author = "Lee, {Sang Guk} and Park, {Tae Sung} and Gayoung Lim and Lee, {Kyung A.} and Jaewoo Song and Choi, {Jong Rak}",
year = "2010",
month = "6",
day = "1",
language = "English",
volume = "40",
pages = "273--277",
journal = "Annals of Clinical and Laboratory Science",
issn = "0091-7370",
publisher = "Association of Clinical Scientists",
number = "3",

}

Constitutional pericentric inversion 9 and hematological disorders : A Korean tertiary institution's experience over eight years. / Lee, Sang Guk; Park, Tae Sung; Lim, Gayoung; Lee, Kyung A.; Song, Jaewoo; Choi, Jong Rak.

In: Annals of Clinical and Laboratory Science, Vol. 40, No. 3, 01.06.2010, p. 273-277.

Research output: Contribution to journalArticle

TY - JOUR

T1 - Constitutional pericentric inversion 9 and hematological disorders

T2 - A Korean tertiary institution's experience over eight years

AU - Lee, Sang Guk

AU - Park, Tae Sung

AU - Lim, Gayoung

AU - Lee, Kyung A.

AU - Song, Jaewoo

AU - Choi, Jong Rak

PY - 2010/6/1

Y1 - 2010/6/1

N2 - Constitutional pericentric inversion of chromosome 9 [inv(9)] occurs in 0.8 to 2% of the normal population and has long been considered a normal variant. It is controversial whether inv(9) is a predisposing factor for acute leukemia (AL). The effect of inv(9) on bone marrow (BM) recovery after stem cell transplantation or chemotherapy is undetermined. Between March 2001 and December 2008, the cytogenetics of 3,809 patients with suspected hematological diseases were reviewed. Of them, 586 patients were diagnosed with AL. Constitutional inv(9) was found in 55 patients with various hematological disorders, including AL and solid tumors. The proportion of inv(9) was similar in patients with AL (8/586, 1.37%) and those without (47/3223, 1.46%; p = 1.0). Of the eight patients with AL and inv(9), one refused treatment and seven had induction chemotherapy. Four of the seven patients achieved prompt hematological recovery, but the other three failed to achieve complete hematological remission. Thus constitutional inv(9) seems not to be related independently to delayed hematological recovery. One recipient of an allogeneic peripheral blood stem cell transplantation, from an unrelated donor with constitutional inv(9), also achieved prompt hematological reconstruction, further suggesting that constitutional inv(9) has no effect on hematopoietic cells. In summary, our data suggest that constitutional inv(9) is a truly random chromosomal aberration with no apparent functional effect on hematological disorders.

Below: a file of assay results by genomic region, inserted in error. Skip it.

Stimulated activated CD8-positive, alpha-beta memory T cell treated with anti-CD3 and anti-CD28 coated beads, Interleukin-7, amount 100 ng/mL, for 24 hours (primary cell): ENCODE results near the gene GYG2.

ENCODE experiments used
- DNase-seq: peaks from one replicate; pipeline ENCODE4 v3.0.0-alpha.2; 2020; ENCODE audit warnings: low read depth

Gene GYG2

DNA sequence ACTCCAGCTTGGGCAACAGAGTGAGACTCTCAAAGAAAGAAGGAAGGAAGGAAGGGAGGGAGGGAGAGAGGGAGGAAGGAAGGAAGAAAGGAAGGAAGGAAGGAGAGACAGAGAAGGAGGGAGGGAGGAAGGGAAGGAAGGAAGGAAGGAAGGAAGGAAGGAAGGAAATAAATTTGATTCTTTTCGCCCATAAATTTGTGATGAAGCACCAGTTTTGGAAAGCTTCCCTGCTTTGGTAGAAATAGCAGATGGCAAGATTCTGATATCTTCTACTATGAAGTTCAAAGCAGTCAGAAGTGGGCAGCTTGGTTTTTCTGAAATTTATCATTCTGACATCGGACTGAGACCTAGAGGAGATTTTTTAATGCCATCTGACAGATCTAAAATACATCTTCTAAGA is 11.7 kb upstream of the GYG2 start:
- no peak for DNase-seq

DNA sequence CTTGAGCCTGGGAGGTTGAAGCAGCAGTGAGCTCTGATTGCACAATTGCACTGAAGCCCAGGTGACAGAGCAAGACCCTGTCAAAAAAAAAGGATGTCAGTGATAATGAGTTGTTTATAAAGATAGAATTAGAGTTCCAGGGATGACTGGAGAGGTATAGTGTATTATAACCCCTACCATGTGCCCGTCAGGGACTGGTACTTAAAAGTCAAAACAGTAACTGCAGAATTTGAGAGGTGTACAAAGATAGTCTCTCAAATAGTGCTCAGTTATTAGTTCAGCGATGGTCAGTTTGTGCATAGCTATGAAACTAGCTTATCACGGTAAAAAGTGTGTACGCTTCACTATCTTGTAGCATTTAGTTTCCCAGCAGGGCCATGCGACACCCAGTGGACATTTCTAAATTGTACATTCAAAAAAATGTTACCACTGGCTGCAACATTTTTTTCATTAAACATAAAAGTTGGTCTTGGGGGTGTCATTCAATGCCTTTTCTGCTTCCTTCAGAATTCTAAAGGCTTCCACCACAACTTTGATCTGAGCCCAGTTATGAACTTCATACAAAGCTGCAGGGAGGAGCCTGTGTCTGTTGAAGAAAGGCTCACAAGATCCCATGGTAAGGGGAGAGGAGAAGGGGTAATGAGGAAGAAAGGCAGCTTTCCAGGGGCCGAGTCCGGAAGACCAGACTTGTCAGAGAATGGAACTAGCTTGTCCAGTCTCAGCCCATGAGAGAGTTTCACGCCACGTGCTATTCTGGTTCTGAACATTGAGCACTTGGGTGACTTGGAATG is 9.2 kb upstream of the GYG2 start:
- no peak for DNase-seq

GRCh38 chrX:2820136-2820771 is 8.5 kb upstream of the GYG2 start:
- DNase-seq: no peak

AB - Constitutional pericentric inversion of chromosome 9 [inv(9)] occurs in 0.8 to 2% of the normal population and has long been considered a normal variant. It is controversial whether inv(9) is a predisposing factor for acute leukemia (AL). The effect of inv(9) on bone marrow (BM) recovery after stem cell transplantation or chemotherapy is undetermined. Between March 2001 and December 2008, the cytogenetics of 3,809 patients with suspected hematological diseases were reviewed. Of them, 586 patients were diagnosed with AL. Constitutional inv(9) was found in 55 patients with various hematological disorders, including AL and solid tumors. The proportion of inv(9) was similar in patients with AL (8/586, 1.37%) and those without (47/3223, 1.46%; p = 1.0). Of the eight patients with AL and inv(9), one refused treatment and seven had induction chemotherapy. Four of the seven patients achieved prompt hematological recovery, but the other three failed to achieve complete hematological remission. Thus constitutional inv(9) seems not to be related independently to delayed hematological recovery. One recipient of an allogeneic peripheral blood stem cell transplantation, from an unrelated donor with constitutional inv(9), also achieved prompt hematological reconstruction, further suggesting that constitutional inv(9) has no effect on hematopoietic cells. In summary, our data suggest that constitutional inv(9) is a truly random chromosomal aberration with no apparent functional effect on hematological disorders.

UR - http://www.scopus.com/inward/record.url?scp=77955821700&partnerID=8YFLogxK

UR - http://www.scopus.com/inward/citedby.url?scp=77955821700&partnerID=8YFLogxK

M3 - Article

C2 - 20689141

AN - SCOPUS:77955821700

VL - 40

SP - 273

EP - 277

JO - Annals of Clinical and Laboratory Science

JF - Annals of Clinical and Laboratory Science

SN - 0091-7370

IS - 3

ER -